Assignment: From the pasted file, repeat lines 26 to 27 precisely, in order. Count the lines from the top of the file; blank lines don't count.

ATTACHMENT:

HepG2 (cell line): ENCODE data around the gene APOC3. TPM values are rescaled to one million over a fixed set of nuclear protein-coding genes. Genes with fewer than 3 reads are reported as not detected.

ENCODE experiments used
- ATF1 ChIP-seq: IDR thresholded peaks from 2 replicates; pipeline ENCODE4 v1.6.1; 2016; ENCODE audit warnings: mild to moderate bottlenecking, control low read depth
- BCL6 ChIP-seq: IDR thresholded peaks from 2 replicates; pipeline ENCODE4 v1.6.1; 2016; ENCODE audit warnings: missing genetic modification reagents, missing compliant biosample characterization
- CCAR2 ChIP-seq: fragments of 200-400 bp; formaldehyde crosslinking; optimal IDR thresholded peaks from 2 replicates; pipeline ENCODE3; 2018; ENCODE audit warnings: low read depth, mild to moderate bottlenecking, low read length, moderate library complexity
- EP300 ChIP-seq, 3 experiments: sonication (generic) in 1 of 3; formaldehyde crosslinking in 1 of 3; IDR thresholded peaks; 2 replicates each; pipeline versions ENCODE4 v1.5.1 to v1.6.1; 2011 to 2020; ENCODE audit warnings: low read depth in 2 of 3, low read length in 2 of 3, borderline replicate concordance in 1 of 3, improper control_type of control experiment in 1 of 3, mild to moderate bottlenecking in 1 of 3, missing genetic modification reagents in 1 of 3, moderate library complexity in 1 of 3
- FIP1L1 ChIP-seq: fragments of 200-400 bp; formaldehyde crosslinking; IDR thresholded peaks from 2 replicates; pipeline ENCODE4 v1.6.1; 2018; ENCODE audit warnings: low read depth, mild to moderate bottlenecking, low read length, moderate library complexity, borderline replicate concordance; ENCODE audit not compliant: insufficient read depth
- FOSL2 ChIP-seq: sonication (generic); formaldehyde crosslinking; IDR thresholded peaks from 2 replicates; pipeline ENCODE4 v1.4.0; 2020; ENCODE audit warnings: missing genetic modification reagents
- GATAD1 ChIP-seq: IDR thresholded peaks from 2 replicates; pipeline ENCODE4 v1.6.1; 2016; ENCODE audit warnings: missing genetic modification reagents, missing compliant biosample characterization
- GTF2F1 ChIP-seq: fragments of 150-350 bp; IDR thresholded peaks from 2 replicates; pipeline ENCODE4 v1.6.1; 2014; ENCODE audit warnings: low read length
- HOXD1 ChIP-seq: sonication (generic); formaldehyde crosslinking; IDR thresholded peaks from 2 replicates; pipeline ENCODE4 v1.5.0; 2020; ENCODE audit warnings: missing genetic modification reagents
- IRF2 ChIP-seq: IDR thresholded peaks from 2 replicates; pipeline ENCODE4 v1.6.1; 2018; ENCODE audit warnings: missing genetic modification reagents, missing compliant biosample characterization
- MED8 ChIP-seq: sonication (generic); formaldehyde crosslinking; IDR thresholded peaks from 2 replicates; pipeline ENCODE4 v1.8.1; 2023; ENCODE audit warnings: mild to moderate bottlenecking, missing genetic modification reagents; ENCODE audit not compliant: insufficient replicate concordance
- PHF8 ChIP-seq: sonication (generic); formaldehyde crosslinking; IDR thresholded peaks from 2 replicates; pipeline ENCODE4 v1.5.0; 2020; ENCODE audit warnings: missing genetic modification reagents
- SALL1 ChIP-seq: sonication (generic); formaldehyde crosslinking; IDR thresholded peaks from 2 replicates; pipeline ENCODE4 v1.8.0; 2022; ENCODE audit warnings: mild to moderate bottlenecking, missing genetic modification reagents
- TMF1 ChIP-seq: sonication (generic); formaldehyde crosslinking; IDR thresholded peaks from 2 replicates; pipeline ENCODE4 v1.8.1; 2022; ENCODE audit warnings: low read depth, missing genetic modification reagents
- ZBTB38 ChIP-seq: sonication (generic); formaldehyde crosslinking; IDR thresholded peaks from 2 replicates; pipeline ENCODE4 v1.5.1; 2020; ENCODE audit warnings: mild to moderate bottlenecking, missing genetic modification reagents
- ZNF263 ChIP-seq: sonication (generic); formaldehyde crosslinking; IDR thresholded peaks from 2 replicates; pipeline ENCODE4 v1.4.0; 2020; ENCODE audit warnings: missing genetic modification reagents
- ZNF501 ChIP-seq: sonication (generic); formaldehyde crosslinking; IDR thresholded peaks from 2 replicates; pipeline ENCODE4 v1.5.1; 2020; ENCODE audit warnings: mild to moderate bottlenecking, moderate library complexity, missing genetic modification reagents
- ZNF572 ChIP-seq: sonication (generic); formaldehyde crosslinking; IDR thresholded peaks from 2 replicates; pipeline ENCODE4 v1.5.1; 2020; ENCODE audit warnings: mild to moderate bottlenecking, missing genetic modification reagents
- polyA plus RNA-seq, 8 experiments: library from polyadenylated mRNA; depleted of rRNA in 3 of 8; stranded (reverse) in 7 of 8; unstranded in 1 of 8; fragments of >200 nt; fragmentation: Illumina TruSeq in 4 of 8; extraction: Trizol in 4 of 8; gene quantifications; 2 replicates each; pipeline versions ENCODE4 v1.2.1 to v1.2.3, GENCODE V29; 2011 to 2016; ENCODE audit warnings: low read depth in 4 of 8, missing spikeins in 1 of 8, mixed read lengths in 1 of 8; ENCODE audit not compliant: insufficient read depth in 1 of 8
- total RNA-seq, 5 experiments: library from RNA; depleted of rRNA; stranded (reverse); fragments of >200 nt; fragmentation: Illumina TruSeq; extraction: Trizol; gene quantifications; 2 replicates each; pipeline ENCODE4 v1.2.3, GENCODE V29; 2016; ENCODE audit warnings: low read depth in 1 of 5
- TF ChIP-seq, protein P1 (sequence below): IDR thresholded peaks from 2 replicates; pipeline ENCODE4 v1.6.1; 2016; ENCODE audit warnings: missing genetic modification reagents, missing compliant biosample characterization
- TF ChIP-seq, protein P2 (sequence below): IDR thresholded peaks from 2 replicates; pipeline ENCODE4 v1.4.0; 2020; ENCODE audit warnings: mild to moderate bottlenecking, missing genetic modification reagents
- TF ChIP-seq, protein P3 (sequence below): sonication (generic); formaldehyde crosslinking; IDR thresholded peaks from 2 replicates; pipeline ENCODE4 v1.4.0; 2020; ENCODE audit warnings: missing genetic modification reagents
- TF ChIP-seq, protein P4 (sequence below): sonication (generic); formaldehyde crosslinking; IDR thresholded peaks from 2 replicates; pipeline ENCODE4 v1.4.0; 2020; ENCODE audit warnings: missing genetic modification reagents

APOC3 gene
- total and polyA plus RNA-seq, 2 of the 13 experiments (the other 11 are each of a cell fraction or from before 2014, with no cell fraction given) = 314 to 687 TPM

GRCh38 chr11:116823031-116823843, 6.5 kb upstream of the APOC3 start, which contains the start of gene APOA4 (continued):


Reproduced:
- TF ChIP-seq, protein P4 (sequence below): sonication (generic); formaldehyde crosslinking; IDR thresholded peaks from 2 replicates; pipeline ENCODE4 v1.4.0; 2020; ENCODE audit warnings: missing genetic modification reagents

APOC3 gene